By JEFFREY SPARSHOTT at The Wall Street Journal
The cost of renting a home is rising faster than wages across wide swaths of the country, a problem that has become especially acute in the past year, putting a big squeeze on many household budgets.
The situation is particularly noticeable in long-pricey areas across the West and in big cities like New York, where the average household pays more than 40% of its gross income for rent, according to online real-estate database Zillow. But rising prices also have spilled over into cities like Denver, Atlanta and Nashville.
Much of the problem is attributable to simple supply and demand. The job market has improved and millennials are entering the labor pool in force, boosting household formation. But in a structural shift for the real-estate market, new households are much more likely to be renters than buyers.
“Rents have skyrocketed so much and incomes haven’t kept pace, so we have an affordability crisis in some of our major metropolitan areas for the middle housing market,” said Kenneth Rosen, chairman of the Fisher Center for Real Estate and Urban Economics at the University of California, Berkeley.
In the first quarter of 2015, the number of U.S. households was up by almost 1.5 million from a year earlier, the second consecutive quarter of relatively strong growth following years of only tepid gains.
But the net increase was entirely due to renters, while the number of owner-occupied households fell slightly. That’s broadly been the case since the housing bust, with new household formation consistently coming from renters rather than buyers. Thehomeownership rate hit a 48-year low, according to estimates published Tuesday by the Commerce Department, declining to 63.4% in the second quarter from 64.7% in the year-earlier period.
And as rents rise, it’s not only low-income people feeling the squeeze.
Melanie Merrell and her husband, Rahn Burke, pay about 40% of their gross monthly income for rent on their two-bedroom apartment in the Oakland, Calif., area leaving little cushion against financial emergencies.
Economists generally consider a household cost-burdened when it is paying at least 30% of its income for rent.
Ms. Merrell and Mr. Burke, who have two children, turned to Catholic Charities of the East Bay last year for help paying back-rent that accumulated after Mr. Burke lost his job. Now, they are caught up, and he found work as a sales technician at a national media conglomerate while she is looking for a part-time job and studying radiologic science. But their budget remains strained.
“We definitely don’t have a lot of extra, once you get down to food, utilities,” said Ms. Merrell, 38 years old. “Our car’s timing belt just went out, so now we’re trying to get the money together for that.”
Younger Americans also are taking a hit. From 2003 to 2013, the share of renters aged 25 to 34 who are considered cost-burdened increased from 40% to 46%, according to a recent report by Harvard University’s Joint Center for Housing Studies.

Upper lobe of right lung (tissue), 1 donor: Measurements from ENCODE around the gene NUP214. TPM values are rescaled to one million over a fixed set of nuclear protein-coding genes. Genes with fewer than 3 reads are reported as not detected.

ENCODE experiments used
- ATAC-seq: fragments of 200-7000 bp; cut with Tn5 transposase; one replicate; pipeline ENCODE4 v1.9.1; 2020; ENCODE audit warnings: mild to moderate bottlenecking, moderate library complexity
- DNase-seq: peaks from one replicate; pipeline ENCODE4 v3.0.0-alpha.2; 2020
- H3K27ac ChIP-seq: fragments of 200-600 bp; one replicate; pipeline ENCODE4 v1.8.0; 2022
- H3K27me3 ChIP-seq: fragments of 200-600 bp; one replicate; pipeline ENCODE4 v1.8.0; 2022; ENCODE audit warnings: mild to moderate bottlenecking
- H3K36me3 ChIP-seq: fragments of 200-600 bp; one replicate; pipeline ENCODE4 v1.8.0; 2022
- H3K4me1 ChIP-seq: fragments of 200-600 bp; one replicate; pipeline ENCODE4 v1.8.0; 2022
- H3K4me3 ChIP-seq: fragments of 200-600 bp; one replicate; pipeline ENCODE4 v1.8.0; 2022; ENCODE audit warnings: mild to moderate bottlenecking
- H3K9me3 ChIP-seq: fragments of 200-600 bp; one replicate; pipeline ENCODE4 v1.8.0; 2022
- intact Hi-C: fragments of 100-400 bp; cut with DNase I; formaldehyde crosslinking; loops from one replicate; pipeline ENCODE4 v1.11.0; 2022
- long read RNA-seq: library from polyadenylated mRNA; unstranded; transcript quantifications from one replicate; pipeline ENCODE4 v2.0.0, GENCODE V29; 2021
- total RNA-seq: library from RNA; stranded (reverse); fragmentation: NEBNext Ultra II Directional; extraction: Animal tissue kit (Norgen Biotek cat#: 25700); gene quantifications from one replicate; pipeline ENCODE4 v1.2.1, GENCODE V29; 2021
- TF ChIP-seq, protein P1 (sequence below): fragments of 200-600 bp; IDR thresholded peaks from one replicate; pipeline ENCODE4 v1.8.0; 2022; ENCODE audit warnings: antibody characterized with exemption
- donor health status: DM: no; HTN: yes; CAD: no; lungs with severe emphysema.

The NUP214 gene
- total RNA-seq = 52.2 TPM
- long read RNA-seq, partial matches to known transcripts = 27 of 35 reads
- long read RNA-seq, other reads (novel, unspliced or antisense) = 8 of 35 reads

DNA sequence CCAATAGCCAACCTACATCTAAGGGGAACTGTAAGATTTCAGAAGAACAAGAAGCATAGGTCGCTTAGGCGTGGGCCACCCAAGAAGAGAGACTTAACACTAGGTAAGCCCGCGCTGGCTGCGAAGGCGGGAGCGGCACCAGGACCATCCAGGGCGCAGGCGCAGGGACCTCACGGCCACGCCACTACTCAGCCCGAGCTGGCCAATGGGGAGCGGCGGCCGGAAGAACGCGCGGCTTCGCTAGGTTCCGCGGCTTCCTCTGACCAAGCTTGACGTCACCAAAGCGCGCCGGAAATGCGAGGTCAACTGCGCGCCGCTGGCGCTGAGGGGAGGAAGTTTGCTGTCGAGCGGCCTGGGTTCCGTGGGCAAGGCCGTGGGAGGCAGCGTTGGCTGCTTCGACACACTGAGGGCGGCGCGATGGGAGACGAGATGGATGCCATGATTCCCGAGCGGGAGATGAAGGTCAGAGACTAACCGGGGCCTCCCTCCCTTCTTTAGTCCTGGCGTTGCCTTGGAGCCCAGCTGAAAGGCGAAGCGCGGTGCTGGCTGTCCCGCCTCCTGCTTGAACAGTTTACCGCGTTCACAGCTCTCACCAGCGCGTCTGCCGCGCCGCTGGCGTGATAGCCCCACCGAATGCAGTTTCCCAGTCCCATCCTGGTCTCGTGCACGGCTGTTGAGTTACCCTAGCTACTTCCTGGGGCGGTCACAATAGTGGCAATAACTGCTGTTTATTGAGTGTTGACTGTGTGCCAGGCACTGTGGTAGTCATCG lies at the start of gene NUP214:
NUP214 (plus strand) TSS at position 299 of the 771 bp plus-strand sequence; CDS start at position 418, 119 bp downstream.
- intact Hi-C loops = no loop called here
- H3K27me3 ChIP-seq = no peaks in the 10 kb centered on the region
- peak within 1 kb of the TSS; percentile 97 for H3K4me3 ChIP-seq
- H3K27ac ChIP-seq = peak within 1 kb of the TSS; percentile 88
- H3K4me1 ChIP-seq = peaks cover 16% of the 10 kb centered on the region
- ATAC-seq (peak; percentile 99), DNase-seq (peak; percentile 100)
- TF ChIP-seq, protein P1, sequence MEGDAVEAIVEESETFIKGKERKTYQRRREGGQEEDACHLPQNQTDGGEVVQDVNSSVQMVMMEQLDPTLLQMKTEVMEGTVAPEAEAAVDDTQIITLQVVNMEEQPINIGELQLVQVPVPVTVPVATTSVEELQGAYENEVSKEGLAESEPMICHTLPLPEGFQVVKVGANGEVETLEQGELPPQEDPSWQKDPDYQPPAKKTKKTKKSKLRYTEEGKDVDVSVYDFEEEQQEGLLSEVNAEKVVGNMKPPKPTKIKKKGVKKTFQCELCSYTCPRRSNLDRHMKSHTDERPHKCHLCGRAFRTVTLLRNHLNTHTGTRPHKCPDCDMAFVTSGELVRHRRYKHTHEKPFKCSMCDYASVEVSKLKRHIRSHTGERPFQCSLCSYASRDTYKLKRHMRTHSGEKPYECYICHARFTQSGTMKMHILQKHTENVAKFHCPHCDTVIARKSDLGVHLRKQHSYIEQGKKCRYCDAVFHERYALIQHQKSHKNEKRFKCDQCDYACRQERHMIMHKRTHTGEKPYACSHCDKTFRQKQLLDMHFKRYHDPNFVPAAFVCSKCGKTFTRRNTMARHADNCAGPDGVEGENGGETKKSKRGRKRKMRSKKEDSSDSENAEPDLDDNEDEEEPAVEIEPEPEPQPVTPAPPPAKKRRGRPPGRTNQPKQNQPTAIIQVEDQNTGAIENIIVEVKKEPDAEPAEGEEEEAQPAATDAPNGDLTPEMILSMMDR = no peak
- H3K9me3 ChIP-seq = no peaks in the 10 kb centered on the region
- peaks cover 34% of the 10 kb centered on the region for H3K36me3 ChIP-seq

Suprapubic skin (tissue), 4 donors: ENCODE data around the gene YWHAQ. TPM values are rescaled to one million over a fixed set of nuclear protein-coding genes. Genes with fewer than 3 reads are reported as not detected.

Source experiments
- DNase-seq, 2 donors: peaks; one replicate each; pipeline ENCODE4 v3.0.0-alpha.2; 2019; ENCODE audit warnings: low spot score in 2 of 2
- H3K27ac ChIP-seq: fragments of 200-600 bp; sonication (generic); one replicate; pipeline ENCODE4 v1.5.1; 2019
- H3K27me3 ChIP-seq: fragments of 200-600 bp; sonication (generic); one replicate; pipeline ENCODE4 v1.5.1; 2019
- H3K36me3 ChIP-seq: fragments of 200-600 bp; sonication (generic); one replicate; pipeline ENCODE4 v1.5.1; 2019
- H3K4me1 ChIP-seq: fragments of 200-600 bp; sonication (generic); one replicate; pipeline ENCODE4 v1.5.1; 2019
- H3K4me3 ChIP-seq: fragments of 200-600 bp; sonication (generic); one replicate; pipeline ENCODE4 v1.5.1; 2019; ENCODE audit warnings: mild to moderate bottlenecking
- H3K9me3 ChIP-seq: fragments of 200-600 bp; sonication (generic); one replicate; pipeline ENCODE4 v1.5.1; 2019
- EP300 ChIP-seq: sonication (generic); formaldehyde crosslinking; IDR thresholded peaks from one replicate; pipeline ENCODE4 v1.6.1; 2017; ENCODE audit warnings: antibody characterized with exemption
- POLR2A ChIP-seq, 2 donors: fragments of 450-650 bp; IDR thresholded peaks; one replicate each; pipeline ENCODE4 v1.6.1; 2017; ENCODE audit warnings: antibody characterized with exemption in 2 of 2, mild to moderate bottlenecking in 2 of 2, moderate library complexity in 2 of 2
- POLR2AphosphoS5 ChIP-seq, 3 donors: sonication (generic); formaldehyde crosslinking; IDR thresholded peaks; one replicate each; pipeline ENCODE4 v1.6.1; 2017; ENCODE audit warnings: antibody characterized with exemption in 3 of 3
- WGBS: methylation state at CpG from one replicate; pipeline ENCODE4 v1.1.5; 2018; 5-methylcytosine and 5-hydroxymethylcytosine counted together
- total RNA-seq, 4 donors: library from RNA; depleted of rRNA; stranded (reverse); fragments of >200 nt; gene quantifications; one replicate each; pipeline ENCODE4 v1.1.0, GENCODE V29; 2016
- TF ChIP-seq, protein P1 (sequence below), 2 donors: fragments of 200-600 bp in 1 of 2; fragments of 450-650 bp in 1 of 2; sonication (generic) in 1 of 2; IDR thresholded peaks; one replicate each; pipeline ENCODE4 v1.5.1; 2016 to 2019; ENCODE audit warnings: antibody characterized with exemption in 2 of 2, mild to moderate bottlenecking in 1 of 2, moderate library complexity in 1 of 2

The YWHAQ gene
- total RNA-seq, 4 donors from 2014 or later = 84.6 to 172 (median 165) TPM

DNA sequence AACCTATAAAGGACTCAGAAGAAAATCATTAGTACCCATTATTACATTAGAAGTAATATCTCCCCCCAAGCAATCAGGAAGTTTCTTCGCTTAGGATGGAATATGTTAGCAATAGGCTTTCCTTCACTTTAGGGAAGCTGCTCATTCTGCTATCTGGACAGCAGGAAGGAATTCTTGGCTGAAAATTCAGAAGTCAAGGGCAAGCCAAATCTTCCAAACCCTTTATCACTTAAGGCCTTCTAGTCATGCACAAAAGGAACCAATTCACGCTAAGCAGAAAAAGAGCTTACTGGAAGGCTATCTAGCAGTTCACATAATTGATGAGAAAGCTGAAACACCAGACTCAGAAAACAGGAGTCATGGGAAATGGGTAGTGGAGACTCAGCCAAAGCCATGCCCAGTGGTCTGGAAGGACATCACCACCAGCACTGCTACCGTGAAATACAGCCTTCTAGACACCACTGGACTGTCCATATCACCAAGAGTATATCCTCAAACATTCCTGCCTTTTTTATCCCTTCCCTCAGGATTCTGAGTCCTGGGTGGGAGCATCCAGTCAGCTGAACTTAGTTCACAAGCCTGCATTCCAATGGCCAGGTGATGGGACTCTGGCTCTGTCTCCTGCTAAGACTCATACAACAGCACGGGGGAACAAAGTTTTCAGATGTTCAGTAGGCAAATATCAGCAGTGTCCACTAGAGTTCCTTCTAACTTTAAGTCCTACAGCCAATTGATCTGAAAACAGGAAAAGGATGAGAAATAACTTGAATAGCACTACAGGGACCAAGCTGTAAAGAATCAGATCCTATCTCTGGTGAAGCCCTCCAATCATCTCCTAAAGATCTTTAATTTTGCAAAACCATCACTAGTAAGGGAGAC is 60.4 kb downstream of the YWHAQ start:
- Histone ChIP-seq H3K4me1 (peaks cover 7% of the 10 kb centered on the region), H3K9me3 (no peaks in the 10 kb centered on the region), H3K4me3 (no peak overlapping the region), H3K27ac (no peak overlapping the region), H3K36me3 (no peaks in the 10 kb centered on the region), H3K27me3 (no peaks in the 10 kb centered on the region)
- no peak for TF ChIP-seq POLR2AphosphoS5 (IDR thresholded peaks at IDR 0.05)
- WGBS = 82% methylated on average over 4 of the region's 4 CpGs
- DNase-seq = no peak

Nationwide, U.S. government data shows tame inflation, with the notable exception of rent. The consumer-price index for rent of a primary residence in June was up 3.5% over the past year, while the overall index was up only 0.1%. Meanwhile, average hourly earnings were up 2% during the period.
These forces vary widely by region.
MPF Research, which tracks occupancy and rental rates, found second-quarter rents rose 5.2% from a year earlier nationwide, a 15-year high. Oakland led the way with an 11.8% increase.
The strongest rent growth is in the West, but prices also are rising in midtier cities across the U.S.
Nashville is one city “getting meaningfully more expensive,” said Greg Willett, vice president for research and analysis at MPF.
Rents there were up 5.1% in the second quarter from a year earlier, well outpacing incomes. According to separate Labor Department data, average weekly wages rose 2.4% in the Nashville metropolitan area between 2013 and 2014.
While builders have been adding new units to the market, most are luxury apartments. In response, the Nashville Metropolitan Council passed a bill July 21 ordering the local planning department to devise a zoning plan that would increase the supply of affordable housing.
“We have a problem,” said Fabian Bedne, a Nashville district council member and a sponsor of the bill. “There is not enough of a pool of housing available, the rents are going up, and it’s making it harder for people.”
Shantay Walker juggles three jobs but still worries about covering rent on her Nashville apartment. “Every time I move, I move to a similar place, but they’re all more expensive,” she said.
The 31-year-old divorced mom of two daughters has looked for other places with cheaper rent but hasn’t found anything that would offer a good home for her daughters, ages nine and six.
So she’s struggling to make ends meet while studying at Nashville State Community College to become a nurse, working as a medical receptionist, moonlighting at a carwash and cleaning the home of a nearby couple.
“The thing that scares me is the food part,” she said. “Sometimes I don’t have money left for food.”